Best mobile app: Trulia
Trulia offers a great mobile experience to shop for homes on-the-go. Earning 4.8 stars on the App Store, the app’s iMessage integration makes it seamless to share your favorite listings with your partner, family, or friends. Meanwhile, the draw function helps a prospective buyer define their search with exactitude.
The Local Information feature that appears below each listing has a handy map view and street view so house hunters can get oriented with the surrounding neighborhood without leaving the app. Trulia also provides map overlays for schools, nearby dining and shopping, and demographic trends for the area.
Best for investor resources and networking: BiggerPockets
BiggerPockets has cultivated a massive online community for real estate investors and offers a ton of related educational resources to boot. While much of the content is free, the site also has a pro plan that unlocks access to additional premium materials and offers including discounts for closing cost, tenant screening, and marketing tools; access to the “Rentometer” that displays market rents; and several calculators that analyze investment opportunities from different angles.
Users of the site can get a lot of value at no cost, too. For example, the Forums part of the site operates somewhat like a non-anonymous Reddit where investors can ask anything to the broader community and connect through nested comment threads. Curious whether McAllen, Texas, or Chattanooga, Tennessee is a better place to invest? Throw it out to the forum and crowdsource the answer on BiggerPockets.
Best for first-time buyers: HomeLight Buyer Resource Center
Buying a home is an exciting but overwhelming process, especially for first-timers. so HomeLight created an entire hub of resources to help you navigate each step with confidence.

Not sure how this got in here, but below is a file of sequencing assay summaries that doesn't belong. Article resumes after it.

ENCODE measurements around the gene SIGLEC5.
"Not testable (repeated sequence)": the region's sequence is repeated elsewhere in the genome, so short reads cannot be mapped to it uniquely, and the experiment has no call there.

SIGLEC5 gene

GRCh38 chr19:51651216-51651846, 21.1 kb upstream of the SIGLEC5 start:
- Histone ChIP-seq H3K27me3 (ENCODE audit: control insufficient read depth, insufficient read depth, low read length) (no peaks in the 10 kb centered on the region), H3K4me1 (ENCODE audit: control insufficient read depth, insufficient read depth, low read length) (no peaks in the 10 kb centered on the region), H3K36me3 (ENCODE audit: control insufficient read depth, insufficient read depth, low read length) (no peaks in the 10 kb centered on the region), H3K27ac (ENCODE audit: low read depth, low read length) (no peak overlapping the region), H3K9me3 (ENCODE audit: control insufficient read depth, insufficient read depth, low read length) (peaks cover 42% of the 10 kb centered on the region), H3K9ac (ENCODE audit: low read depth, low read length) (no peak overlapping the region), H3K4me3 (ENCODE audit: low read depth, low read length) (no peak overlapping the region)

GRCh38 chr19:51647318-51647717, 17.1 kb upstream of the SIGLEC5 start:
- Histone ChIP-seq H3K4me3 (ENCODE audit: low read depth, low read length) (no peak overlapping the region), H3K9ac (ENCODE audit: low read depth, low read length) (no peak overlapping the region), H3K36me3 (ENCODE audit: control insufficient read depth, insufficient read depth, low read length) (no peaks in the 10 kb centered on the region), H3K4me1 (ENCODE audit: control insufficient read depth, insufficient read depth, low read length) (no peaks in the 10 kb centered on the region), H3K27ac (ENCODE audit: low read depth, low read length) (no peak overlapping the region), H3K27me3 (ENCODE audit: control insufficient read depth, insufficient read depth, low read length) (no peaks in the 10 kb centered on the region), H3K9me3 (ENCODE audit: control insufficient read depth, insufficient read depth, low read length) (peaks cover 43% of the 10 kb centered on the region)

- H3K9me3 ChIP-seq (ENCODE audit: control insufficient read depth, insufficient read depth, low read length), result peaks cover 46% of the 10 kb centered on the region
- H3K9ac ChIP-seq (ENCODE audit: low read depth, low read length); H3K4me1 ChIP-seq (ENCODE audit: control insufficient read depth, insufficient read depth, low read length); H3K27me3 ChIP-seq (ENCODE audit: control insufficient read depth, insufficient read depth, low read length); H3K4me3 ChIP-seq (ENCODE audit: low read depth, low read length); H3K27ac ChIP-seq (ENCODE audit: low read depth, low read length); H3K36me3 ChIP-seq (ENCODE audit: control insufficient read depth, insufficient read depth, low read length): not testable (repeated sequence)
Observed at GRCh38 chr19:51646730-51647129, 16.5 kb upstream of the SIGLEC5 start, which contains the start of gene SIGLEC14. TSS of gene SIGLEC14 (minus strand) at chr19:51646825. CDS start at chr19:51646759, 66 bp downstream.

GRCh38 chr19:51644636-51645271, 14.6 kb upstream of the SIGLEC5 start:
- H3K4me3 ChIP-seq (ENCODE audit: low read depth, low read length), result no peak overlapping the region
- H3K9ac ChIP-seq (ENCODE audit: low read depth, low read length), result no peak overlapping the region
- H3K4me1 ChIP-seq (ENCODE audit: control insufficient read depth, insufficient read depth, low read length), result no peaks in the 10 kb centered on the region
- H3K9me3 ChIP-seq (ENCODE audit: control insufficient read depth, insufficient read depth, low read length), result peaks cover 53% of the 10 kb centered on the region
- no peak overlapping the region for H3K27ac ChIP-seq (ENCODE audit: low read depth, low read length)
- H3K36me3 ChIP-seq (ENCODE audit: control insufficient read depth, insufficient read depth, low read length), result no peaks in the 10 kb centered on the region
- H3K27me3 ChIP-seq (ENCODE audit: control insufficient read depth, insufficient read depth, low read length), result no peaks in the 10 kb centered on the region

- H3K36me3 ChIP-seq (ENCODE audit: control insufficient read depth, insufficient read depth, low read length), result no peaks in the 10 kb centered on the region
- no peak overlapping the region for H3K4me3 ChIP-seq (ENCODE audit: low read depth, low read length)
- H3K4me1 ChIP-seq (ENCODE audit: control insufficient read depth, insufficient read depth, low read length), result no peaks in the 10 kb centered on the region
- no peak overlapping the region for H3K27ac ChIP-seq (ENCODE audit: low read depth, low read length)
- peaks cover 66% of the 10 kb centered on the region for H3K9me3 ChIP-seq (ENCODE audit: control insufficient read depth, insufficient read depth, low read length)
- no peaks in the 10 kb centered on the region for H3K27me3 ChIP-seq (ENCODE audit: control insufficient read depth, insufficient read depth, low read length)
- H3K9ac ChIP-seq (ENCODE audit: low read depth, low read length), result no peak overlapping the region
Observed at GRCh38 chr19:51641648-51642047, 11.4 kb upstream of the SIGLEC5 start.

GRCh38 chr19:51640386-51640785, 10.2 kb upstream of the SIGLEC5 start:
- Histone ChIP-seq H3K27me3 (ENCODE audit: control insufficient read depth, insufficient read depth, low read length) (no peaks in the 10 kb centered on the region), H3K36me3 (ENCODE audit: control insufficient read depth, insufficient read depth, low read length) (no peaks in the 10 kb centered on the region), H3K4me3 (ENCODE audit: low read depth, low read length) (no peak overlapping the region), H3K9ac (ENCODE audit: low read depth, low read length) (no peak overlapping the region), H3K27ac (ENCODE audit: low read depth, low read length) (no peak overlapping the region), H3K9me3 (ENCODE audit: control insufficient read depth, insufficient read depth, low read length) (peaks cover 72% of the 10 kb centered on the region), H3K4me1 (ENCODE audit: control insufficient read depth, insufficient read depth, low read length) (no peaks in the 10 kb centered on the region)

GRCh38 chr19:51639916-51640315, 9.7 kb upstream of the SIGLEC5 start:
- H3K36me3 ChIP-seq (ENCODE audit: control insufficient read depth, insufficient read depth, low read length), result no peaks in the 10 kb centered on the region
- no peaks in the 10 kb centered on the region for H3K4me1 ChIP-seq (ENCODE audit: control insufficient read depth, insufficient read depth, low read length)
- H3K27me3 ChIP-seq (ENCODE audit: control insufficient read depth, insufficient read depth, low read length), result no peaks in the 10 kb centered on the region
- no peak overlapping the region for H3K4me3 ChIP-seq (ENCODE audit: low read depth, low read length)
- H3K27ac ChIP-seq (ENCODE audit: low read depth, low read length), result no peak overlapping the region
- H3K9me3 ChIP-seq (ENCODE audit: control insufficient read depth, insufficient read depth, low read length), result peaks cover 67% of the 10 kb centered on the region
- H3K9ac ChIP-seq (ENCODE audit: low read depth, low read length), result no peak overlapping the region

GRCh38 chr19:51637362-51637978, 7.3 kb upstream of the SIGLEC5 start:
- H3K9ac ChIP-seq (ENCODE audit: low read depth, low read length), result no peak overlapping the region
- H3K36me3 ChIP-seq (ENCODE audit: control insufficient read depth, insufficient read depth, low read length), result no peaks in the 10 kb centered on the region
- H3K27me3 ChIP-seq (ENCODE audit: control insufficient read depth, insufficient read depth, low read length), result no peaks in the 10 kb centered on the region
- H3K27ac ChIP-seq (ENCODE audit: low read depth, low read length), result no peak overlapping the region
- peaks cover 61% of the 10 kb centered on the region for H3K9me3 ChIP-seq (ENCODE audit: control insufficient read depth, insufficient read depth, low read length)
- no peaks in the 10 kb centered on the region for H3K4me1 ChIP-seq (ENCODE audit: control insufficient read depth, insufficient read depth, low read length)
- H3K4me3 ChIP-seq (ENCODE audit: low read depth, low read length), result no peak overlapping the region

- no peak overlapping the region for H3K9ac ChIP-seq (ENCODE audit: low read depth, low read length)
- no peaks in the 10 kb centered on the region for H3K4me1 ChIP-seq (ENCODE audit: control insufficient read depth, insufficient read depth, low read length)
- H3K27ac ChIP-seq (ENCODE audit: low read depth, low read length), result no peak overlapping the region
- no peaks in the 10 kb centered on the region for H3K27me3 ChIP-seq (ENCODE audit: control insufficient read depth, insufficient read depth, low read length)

Whether you need to know the cost to build a home from scratch, which first-time home buyer programs you may qualify for, or what to do if the appraisal comes in lower than your offer, the HomeLight Buyer Resource Center is going to be a helpful site to bookmark.
Best for veterans: MilitaryByOwner
MilitaryByOwner aggregates home and rental listings near U.S. Military Bases in addition to providing other housing resources for military members and their families.
It was founded in 2000 by Dave and Sharon Gran; Dave — a veteran who served in the marine corps for 21 years — and Sharon, who worked in real estate, were the perfect duo to launch a military-focused real estate website. And with most of their staff and content creators being military spouses, MilitaryByOwner is well-qualified and uniquely positioned to serve their customer base.
Using MilitaryByOwner differs from other home search sites in that you can filter by state, and then by military base within that state. Any listings you pull up will then display how many miles the particular home is from the base in addition to other pertinent property details.